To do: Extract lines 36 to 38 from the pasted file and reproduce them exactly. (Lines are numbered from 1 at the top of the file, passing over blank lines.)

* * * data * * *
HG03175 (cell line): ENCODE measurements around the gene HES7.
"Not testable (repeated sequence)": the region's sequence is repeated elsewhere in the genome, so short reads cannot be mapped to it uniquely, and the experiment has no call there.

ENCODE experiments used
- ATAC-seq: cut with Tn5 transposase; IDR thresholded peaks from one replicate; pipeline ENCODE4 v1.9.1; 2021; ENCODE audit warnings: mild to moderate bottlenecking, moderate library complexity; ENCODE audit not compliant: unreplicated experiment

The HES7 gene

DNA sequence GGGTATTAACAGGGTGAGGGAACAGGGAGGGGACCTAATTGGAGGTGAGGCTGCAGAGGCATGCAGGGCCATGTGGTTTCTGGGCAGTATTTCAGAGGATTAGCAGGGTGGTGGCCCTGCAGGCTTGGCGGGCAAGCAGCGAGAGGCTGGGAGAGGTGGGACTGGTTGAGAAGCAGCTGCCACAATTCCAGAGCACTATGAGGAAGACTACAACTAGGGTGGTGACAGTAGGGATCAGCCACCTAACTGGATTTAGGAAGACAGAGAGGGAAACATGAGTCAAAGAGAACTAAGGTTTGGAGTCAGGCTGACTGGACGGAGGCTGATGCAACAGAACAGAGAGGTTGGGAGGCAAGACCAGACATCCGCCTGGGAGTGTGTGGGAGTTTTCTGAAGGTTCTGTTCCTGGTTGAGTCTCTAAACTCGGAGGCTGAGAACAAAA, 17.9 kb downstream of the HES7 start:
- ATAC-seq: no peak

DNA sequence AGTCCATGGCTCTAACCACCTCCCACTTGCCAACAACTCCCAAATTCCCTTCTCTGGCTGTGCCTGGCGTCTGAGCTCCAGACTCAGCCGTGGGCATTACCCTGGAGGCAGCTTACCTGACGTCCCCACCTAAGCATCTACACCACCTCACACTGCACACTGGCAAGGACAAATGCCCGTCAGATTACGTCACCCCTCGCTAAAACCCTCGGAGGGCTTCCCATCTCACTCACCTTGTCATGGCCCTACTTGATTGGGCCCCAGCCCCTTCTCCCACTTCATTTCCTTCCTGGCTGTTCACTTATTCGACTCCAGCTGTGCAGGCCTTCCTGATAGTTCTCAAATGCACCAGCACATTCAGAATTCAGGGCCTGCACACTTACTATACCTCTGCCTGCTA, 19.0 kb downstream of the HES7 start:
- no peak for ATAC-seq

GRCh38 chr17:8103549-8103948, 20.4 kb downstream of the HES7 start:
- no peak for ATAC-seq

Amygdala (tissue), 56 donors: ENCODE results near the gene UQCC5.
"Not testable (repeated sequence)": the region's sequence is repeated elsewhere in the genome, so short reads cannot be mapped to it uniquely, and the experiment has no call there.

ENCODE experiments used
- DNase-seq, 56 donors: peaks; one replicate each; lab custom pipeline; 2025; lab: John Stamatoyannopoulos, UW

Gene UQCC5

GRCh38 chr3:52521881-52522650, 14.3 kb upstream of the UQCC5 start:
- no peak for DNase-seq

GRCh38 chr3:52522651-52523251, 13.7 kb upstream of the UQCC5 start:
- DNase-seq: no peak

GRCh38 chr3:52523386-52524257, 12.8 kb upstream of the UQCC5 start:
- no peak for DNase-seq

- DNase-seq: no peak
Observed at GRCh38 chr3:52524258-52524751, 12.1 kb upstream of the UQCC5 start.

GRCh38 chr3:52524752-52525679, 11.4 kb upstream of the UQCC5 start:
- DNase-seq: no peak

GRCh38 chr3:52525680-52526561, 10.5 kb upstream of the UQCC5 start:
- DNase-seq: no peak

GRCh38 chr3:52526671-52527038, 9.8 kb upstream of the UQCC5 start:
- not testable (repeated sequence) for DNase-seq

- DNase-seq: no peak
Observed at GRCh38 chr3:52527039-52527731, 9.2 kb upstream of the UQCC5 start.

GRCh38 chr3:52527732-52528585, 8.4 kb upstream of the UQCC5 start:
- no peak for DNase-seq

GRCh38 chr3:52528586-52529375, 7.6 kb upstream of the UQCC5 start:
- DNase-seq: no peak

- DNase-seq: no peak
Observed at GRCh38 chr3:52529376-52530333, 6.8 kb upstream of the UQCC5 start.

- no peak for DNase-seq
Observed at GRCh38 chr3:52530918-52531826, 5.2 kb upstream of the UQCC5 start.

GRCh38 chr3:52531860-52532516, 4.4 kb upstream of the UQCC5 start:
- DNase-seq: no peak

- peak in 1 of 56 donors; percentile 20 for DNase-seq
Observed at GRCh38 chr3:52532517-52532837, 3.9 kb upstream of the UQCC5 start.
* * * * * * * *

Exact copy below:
- DNase-seq: no peak

- DNase-seq: no peak
Observed at GRCh38 chr3:52529376-52530333, 6.8 kb upstream of the UQCC5 start.